On Thursday, November 18, 2010, Clay Aiken was in Washington D.C. to speak about the importance of two bills that address harassment and bullying of students at school.
In his blog, Clay stated that he was asked by the Gay, Lesbian and Straight Education Network (GLSEN) to join them on Capitol Hill to advocate for the Safe Schools Improvement Act and the Student Non-Discrimination Act.
Clay joined Senators Bob Casey and Al Frankin, Representatives Jared Polis and Linda Sanchez, Louis Van Amstel from Dancing With The Stars and Sirdeaner Walker and Tammy Aaberg, two mothers who lost their sons to suicide after they faced in-school bullying as they told of the importance of the bills to protect all students. GLSEN Executive Director, Eliza Byard was also a part of the presentation.
The Safe Schools Improvement Act (SSIA) would amend the Safe and Drug-Free Schools and Communities Act (part of the No Child Left Behind Act) to require schools and districts receiving federal funds to adopt codes of conduct specifically prohibiting bullying and harassment, including on the basis of sexual orientation and gender identity. The Act would also require that states report data on bullying and harassment to the Department of Education. The bill was introduced by Rep. Linda Sanchez and Bob Casey and currently has 130 co-sponsors in the House and 15 co-sponsors in the Senate.
The Student Non-Discrimination Act (SNDA) would prohibit discrimination against any public school student on the basis of actual or perceived sexual orientation or gender identity. Rep. Jared Polis and Sen. Al Franken presented this bill to provide protection to students from bullying, harassment and discrimination. The bill currently has 127 co-sponsors in the House and 30 co-sponsors in the Senate.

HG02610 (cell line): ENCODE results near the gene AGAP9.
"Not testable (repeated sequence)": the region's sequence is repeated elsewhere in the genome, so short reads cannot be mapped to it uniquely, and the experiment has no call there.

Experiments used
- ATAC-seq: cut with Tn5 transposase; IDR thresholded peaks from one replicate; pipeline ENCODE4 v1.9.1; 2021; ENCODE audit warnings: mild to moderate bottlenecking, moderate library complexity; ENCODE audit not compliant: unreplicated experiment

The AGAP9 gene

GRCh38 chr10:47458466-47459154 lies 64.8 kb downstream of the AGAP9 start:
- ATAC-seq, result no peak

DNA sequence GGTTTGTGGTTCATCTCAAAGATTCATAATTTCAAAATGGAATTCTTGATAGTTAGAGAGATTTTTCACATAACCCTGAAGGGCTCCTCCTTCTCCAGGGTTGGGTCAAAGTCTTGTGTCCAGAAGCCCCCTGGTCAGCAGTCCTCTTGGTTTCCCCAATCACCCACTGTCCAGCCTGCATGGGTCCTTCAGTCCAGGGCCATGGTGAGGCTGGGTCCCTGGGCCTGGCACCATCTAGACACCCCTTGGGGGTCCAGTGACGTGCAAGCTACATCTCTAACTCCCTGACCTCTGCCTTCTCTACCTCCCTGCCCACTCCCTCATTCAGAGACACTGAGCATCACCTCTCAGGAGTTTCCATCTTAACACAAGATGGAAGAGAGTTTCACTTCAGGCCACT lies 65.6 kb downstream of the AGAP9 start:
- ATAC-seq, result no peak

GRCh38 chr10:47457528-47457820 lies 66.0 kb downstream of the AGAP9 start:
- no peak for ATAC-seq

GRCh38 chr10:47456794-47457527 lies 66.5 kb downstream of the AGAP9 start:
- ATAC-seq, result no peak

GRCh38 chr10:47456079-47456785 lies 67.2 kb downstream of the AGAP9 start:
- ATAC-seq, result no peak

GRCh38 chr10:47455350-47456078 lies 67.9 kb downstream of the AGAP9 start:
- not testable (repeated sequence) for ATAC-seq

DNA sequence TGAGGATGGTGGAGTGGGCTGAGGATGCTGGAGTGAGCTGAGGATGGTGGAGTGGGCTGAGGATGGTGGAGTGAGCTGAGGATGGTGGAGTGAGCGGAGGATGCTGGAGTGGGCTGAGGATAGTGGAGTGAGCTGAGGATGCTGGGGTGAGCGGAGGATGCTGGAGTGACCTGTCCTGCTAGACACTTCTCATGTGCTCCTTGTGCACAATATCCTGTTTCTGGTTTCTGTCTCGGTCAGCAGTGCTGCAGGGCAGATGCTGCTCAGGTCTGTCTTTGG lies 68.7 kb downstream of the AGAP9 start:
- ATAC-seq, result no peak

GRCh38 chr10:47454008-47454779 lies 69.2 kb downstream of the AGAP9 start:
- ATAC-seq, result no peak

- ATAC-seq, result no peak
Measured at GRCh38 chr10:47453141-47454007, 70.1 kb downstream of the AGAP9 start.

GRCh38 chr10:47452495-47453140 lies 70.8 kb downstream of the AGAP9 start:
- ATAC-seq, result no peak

GLSEN published a wonderful article about Thursday’s events. The paragraph about Clay’s participation says:
Clay Aiken, known to many as an American Idol star, is also a father and a former special education teacher who feels strongly about enacting specific anti-bullying protections so that future generations have the opportunity to fulfill their dreams. “I never had someone who told me that it was ok to be different…that it was okay to be me. What I did hear was that it would get better once I was out of high school…that things would get better. But from where I sat, I could not possibly believe that to be true. We need federal leadership from Congress to encourage all states and districts and each and every school to create safe learning environments where all students can learn and succeed.”
After the hearing, Clay stopped by the office of Senator Kay Hagan, the U.S. Senator for North Carolina. The senator posted a great picture of her visit with Clay.
Congratulations to Clay Aiken for fighting for legislation that will directly affect the lives of bullied youth.
Lou Chibbaro, Jr writes for the WashingtonBlade. In the November 19th issue, he wrote a comprehensive article about the GLSEN meeting on Thursday. He said the following about Clay:
“American Idol” singer Clay Aiken and two mothers whose sons committed suicide because of anti-gay bullying at their schools appeared at a Capitol Hill briefing Thursday to urge Congress to pass two bills that would require schools to address bullying and harassment targeting LGBT students.
The Gay, Lesbian and Straight Education Network (GLSEN) organized the briefing as a means of drawing public attention to the two pending bills, the Safe Schools Improvement Act and the Student Non-Discrimination Act.
“Like many kids now in middle schools and high schools, I was bullied,” said Aiken, who came out as gay in 2008 after winning the runner up title of best singer on the widely viewed television show “American Idol.”
“I was picked on, I was called gay, I was called fag, I was called sissy, you name it,” he said. “Fortunately, I was able to overcome it and live through it because of a number of friends who were supportive of me.”
You can read the entire article at Washingtonblade.
It is wonderful to see Clay involved and taking a stand on something that he knows about and is dear to his heart.
It is difficult to imagine what Clay has endured in his life.
However, because of his experiences, he is a stronger person today and making a difference, one day at a time.
Do you remember this event?